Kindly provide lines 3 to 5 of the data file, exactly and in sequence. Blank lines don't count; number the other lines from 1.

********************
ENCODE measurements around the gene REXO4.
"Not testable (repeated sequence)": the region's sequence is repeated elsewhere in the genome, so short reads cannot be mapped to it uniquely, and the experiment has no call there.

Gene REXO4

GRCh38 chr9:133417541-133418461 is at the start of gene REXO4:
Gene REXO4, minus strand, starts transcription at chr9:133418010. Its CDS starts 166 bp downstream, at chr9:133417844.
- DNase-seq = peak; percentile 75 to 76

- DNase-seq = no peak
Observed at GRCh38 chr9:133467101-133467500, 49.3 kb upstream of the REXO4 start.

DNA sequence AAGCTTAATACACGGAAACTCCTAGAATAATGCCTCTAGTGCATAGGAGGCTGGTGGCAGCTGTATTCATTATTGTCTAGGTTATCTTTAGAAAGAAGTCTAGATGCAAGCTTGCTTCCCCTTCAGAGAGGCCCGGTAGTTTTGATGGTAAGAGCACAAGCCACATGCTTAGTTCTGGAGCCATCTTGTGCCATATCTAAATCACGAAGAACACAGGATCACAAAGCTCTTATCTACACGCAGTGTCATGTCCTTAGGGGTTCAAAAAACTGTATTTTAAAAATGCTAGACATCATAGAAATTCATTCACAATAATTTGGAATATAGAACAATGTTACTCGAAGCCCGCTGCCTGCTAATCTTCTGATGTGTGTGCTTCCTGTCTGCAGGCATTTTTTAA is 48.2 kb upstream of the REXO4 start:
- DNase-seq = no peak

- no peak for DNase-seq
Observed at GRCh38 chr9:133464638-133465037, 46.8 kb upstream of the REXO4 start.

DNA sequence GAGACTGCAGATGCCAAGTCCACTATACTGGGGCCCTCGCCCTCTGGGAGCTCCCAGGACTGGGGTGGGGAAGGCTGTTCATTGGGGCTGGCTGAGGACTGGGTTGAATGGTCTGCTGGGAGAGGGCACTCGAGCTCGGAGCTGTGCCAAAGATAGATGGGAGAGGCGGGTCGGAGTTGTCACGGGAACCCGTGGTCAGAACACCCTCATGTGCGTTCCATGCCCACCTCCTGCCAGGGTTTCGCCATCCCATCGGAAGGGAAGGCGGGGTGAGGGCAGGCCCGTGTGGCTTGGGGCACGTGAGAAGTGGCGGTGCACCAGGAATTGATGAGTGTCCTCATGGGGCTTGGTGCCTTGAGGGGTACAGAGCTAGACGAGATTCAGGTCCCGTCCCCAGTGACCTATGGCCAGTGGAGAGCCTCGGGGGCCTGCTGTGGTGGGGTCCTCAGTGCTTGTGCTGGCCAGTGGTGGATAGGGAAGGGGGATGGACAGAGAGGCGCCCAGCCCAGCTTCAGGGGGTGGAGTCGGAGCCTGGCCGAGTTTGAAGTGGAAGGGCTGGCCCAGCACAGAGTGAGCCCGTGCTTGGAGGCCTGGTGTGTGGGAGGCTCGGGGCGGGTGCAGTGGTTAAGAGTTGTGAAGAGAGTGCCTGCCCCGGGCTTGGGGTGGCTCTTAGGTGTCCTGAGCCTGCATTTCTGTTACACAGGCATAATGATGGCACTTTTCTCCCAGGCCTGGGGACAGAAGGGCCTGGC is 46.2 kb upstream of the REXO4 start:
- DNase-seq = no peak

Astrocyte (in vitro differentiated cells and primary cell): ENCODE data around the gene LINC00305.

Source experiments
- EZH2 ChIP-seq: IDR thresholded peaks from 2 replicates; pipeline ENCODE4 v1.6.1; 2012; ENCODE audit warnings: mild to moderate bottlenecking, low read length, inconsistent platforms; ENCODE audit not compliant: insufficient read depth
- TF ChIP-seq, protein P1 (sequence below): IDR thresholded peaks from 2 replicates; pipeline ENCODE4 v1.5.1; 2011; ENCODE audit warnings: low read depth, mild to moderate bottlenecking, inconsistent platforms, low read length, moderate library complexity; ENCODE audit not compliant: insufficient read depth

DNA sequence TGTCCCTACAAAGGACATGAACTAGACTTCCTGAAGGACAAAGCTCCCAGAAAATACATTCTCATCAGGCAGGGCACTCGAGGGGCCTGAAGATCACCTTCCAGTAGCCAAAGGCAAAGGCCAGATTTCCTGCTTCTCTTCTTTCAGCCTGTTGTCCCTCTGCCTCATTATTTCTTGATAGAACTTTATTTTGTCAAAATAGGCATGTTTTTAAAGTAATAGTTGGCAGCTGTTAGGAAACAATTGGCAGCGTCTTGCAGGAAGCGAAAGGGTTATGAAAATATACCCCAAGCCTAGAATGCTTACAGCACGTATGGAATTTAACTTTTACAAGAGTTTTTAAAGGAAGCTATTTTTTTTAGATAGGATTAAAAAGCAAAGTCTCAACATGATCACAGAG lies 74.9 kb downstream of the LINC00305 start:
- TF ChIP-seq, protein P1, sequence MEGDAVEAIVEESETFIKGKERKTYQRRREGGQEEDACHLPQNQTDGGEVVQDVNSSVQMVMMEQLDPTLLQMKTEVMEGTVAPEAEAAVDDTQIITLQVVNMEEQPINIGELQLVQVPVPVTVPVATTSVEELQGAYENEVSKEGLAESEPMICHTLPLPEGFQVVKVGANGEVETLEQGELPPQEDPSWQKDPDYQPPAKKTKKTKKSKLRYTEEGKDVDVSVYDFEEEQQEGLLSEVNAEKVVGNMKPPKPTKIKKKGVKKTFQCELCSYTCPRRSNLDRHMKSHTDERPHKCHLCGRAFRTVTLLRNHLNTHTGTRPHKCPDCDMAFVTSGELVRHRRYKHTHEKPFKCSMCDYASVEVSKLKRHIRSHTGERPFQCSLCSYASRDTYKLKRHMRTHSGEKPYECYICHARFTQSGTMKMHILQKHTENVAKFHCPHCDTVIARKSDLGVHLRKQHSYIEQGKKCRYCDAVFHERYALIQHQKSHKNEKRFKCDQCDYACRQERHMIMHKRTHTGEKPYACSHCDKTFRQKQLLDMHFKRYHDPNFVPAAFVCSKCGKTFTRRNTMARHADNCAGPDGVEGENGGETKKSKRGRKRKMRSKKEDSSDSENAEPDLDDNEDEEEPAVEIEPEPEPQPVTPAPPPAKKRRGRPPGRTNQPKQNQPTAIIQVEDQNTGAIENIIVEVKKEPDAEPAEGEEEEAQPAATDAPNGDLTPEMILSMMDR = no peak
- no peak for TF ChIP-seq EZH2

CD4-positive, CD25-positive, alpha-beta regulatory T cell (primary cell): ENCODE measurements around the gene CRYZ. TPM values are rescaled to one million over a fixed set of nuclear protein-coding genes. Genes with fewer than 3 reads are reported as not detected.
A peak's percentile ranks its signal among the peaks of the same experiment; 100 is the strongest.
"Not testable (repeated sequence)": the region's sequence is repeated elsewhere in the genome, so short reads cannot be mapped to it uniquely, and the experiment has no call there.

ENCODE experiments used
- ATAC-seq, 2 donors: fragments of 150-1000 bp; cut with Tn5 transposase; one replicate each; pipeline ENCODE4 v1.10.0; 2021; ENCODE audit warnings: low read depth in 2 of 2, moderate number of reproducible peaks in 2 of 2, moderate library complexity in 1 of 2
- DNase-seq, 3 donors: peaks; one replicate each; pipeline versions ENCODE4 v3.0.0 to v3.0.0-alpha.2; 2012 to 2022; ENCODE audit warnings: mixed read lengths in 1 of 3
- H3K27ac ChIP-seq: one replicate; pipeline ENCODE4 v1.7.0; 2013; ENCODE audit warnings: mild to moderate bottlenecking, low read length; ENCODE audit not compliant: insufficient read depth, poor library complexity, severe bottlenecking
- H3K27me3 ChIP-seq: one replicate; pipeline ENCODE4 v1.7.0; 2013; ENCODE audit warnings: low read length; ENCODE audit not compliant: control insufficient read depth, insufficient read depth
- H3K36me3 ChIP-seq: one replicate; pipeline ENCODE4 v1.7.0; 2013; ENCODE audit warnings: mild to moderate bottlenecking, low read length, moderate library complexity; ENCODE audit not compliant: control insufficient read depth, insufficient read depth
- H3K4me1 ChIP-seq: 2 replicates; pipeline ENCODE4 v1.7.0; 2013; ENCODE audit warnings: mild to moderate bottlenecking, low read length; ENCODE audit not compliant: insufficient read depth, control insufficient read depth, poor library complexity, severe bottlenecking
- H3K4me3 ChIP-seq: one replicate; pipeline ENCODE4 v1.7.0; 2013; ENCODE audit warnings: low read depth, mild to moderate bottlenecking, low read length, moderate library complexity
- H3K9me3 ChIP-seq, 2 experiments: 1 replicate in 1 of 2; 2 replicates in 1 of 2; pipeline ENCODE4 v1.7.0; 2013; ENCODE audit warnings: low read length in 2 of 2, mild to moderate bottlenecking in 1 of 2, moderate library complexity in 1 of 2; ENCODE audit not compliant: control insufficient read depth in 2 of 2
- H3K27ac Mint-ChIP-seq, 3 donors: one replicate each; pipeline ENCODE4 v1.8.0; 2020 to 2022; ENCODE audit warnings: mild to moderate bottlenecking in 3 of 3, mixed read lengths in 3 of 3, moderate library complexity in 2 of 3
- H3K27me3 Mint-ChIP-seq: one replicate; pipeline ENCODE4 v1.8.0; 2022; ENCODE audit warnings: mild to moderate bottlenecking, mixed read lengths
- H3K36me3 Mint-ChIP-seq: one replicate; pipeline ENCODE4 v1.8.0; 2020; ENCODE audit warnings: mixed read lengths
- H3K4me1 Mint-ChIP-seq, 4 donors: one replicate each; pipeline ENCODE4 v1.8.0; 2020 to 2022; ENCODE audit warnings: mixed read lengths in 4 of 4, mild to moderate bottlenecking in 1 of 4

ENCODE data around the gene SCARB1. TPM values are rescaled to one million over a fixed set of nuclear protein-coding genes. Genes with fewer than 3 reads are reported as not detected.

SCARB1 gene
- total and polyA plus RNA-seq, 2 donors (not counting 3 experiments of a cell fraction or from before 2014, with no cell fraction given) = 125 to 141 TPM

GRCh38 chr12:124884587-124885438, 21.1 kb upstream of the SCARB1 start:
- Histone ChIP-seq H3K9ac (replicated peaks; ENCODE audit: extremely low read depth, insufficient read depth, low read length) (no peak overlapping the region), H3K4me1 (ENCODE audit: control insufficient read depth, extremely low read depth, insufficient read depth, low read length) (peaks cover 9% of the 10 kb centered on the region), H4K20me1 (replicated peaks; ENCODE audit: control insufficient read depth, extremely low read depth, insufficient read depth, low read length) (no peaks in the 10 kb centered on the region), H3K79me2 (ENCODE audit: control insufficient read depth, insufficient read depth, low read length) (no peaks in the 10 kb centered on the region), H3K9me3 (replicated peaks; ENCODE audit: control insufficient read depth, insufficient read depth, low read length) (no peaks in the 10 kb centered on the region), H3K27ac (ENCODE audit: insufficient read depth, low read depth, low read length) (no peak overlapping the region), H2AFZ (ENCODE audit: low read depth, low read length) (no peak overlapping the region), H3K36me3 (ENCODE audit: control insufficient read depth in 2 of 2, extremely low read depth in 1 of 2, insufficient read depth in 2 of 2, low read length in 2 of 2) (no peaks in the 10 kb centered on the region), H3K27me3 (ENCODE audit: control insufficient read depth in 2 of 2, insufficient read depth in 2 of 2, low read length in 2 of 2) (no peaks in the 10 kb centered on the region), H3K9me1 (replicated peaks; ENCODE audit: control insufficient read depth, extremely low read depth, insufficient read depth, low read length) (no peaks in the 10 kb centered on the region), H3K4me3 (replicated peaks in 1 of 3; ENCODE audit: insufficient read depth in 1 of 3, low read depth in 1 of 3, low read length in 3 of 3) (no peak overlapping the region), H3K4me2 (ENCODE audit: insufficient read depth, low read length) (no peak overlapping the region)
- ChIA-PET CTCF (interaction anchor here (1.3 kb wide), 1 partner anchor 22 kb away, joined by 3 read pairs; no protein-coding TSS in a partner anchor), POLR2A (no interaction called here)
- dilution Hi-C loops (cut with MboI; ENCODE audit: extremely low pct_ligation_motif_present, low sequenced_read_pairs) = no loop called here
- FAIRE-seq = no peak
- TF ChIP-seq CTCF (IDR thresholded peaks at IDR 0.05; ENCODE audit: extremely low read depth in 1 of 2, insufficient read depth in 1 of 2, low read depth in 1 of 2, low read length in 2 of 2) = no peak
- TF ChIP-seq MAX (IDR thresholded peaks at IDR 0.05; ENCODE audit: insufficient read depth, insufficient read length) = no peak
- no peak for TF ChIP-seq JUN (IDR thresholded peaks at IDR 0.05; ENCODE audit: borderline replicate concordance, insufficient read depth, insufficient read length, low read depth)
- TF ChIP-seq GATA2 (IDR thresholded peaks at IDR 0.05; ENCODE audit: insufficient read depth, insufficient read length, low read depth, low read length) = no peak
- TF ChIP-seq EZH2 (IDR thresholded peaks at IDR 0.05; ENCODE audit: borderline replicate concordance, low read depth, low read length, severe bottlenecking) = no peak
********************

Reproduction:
Gene REXO4

GRCh38 chr9:133417541-133418461 is at the start of gene REXO4:
Gene REXO4, minus strand, starts transcription at chr9:133418010. Its CDS starts 166 bp downstream, at chr9:133417844.